The Brazilian Jiu-Jitsu landscape is roughly 85%-90% men. (An ‘official’ stat may exist somewhere, but this percentage is my observation based on our numbers at Tai Kai Academy, tournaments, and my experiences with the sport for over a 25 years.) Our academy actually has more women than most jiu jitsu academies, but more on that later.
Not only CAN women train, but I believe they SHOULD train. Men get so many benefits from their jujitsu training: physical fitness, weight loss, muscle tone, social interaction, friendships, emotional balance, stress relief, healthy hobby, etc. NOT ONE of those benefits is gender specific. Not only these, but I personally believe that there is no better form of practical self defense for women than Brazilian Jiu Jitsu.
The main Brazilian Jiu Jitsu (BJJ) positions, closed guard, mount, back, side, etc. all take place on the ground with one person dominating the other. When you picture some of the worst case scenarios, or attacks that can happen to women, many of these attacks involve positions that look very similar to jiu jitsu positions, most obviously ‘closed guard.’
I think that is one of the most common reasons I’ve heard from women about why they don’t want to train. While some of them enjoyed the technique, many women don’t like the close contact involved in live rolling. Knowing that the close contact and the realistic situations are what makes the training both ‘real-world’ practical and essential, how do we help women to overcome these barriers?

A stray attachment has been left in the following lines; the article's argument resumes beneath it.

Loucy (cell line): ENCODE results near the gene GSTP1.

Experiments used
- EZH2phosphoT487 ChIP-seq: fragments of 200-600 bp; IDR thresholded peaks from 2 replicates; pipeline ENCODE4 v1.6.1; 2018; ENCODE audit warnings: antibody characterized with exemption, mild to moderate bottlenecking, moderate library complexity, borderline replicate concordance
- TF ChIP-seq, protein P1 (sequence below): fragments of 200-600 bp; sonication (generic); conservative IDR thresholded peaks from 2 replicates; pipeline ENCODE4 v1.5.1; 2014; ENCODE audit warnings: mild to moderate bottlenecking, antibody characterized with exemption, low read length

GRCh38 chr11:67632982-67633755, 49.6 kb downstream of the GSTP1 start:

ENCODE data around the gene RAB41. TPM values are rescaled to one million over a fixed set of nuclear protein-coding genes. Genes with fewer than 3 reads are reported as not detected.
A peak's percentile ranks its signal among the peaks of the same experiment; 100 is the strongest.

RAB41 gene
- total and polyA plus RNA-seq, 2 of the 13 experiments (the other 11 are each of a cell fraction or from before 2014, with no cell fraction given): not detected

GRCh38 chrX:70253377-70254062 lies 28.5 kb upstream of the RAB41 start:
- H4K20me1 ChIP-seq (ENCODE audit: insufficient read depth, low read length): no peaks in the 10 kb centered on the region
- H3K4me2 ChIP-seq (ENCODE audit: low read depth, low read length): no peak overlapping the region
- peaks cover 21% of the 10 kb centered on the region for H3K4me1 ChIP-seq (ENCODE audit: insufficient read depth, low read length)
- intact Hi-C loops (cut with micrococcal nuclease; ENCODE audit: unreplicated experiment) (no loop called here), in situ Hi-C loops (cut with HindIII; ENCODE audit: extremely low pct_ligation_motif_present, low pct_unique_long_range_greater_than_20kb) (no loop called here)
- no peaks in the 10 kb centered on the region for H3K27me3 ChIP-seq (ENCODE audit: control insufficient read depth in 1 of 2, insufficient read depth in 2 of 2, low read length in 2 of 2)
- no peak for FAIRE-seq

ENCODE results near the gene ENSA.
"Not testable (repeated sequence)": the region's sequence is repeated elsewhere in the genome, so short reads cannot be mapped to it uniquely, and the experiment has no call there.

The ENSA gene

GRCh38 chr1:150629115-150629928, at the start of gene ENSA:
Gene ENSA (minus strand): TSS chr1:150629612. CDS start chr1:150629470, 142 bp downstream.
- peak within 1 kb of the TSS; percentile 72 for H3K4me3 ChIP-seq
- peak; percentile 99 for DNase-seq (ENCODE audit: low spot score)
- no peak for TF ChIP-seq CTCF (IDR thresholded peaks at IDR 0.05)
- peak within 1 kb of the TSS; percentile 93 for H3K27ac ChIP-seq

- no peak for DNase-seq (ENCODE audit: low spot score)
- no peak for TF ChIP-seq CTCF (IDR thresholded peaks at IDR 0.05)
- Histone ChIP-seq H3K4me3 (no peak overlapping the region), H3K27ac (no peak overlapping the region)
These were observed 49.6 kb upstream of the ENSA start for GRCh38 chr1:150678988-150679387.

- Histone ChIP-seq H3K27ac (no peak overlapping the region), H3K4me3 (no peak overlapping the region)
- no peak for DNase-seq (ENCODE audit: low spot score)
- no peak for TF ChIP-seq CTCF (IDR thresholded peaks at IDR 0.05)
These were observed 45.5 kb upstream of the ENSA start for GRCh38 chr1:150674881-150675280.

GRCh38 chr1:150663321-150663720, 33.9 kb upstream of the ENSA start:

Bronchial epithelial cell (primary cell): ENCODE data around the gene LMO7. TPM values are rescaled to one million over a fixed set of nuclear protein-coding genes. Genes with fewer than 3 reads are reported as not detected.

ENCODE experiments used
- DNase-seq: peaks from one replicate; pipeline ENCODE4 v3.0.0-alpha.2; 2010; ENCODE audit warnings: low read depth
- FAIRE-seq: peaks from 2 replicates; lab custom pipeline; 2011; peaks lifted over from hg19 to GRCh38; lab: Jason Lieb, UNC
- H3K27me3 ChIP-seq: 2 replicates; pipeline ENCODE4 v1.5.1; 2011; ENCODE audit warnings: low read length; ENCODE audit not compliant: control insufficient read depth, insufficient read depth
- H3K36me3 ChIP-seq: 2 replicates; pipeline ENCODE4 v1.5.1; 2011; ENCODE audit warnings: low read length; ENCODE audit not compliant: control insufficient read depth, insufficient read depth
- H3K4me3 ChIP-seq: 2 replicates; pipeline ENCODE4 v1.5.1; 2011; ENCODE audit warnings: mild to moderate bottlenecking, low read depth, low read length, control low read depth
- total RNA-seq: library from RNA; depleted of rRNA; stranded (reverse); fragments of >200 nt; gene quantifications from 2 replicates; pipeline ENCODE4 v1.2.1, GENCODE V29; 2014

First, choosing the right jiu-jitsu academy is crucial to your success. It really is the make or break element to a woman’s future in the sport. As with most things, this part of the culture is led by the Instructors at the academy . If he or she is respectful, encouraging, and inclusive of women, most likely, the entire academy will be as well. If the Professor makes you feel like the exception, or awkward, or too fragile, then it’s going to be very difficult to get the most out of your training experience at that academy.
Women’s Only classes are not essential… In fact, in my opinion, women’s only classes can limit the growth of female BJJ practitioners. This may be a little controversial, but I stand by my opinion. . In my experience, separate training has never produced equal results.
Both male and female BJJ practitioners benefit from rolling with a wide variety of training partners. Women, especially those learning for self defense purposes, need to practice technique on men. Men and women, even those who learn and practice in the same academy, roll very differently. It’s important for women to roll with men to understand how their physicality changes the game. For men, it’s important to roll with women because women rely much more heavily on technique, especially at the beginner levels. At the white and blue belt level, women are far more likely to push their ego out of the way, experiment, and try out new styles or the technique of the day in the end of class matches. Everyone has something they can learn from a training partner who approaches the sport from a completely different angle and the only way that learning can happen is when everyone is training together.
Come try a FREE class